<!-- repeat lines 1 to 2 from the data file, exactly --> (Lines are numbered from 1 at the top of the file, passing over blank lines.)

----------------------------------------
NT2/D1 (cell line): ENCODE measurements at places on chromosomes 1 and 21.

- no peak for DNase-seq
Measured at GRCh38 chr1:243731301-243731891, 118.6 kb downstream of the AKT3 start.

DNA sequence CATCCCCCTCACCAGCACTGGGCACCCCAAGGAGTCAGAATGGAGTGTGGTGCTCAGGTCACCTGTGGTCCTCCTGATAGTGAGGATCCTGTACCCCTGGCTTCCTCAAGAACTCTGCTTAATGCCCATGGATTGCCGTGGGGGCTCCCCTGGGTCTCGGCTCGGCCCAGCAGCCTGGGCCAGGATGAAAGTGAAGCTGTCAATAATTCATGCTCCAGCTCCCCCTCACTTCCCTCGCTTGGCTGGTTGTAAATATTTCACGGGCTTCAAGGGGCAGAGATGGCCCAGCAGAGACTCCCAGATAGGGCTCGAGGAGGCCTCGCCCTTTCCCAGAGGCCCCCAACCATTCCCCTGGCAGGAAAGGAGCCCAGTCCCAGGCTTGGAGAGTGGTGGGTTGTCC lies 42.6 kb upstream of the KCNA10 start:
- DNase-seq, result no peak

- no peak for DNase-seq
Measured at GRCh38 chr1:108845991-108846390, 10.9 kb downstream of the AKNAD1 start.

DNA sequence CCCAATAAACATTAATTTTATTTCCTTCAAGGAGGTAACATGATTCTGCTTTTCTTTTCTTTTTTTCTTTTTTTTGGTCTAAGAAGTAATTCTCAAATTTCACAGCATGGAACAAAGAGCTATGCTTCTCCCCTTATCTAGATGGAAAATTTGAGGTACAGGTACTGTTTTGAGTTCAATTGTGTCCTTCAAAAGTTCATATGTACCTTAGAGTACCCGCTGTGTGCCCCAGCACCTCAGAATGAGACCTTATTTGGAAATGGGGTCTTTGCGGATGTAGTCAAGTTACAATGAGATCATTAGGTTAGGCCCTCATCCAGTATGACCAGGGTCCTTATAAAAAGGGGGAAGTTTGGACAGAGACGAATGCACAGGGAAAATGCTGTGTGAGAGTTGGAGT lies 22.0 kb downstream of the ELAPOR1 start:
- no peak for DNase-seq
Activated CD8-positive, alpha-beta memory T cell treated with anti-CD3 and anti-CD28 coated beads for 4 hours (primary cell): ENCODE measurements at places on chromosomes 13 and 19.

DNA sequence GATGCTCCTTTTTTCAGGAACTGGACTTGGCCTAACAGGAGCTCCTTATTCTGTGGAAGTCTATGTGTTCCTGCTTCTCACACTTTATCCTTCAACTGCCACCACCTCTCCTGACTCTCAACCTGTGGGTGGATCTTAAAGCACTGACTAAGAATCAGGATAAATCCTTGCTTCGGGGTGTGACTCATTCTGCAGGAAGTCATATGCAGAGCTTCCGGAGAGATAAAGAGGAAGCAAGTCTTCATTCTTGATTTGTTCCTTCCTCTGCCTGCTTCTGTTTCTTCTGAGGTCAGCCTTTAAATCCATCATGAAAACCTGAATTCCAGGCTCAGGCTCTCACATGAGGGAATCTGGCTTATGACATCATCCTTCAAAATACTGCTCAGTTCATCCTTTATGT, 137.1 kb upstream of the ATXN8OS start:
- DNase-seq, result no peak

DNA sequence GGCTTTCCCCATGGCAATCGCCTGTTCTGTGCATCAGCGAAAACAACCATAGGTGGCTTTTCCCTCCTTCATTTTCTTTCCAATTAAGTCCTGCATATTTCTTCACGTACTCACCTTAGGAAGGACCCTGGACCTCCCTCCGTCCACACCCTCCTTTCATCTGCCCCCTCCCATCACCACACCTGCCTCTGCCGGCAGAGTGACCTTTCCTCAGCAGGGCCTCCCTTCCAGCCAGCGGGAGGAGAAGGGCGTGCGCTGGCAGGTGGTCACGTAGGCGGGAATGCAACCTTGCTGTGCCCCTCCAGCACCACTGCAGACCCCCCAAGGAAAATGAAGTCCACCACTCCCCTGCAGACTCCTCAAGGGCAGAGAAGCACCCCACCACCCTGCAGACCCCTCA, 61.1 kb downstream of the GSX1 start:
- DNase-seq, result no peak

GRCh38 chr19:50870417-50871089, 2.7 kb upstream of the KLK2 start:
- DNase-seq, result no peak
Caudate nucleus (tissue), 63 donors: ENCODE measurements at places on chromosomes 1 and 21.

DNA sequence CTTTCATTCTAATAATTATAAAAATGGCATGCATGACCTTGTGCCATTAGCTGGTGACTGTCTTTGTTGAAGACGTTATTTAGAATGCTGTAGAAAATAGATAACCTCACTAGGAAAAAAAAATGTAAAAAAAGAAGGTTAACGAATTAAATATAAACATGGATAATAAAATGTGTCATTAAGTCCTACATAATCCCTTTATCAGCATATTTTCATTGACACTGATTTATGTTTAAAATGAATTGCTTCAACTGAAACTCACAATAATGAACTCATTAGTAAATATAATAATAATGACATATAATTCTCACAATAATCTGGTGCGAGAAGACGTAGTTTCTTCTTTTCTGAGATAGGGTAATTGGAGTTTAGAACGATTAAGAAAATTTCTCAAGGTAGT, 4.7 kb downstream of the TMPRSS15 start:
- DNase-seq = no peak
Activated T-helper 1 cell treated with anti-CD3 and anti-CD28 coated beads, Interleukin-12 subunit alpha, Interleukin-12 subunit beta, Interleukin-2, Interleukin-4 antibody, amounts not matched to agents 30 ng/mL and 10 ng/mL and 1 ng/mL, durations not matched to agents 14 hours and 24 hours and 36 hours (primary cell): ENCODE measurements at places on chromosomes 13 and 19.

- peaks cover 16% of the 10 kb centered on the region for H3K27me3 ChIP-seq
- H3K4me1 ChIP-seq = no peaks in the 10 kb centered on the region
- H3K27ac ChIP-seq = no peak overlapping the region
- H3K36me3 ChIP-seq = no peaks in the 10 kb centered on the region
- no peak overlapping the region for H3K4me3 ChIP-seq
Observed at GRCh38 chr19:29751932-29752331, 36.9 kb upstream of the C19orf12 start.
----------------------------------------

NT2/D1 (cell line): ENCODE measurements at places on chromosomes 1 and 21.

- no peak for DNase-seq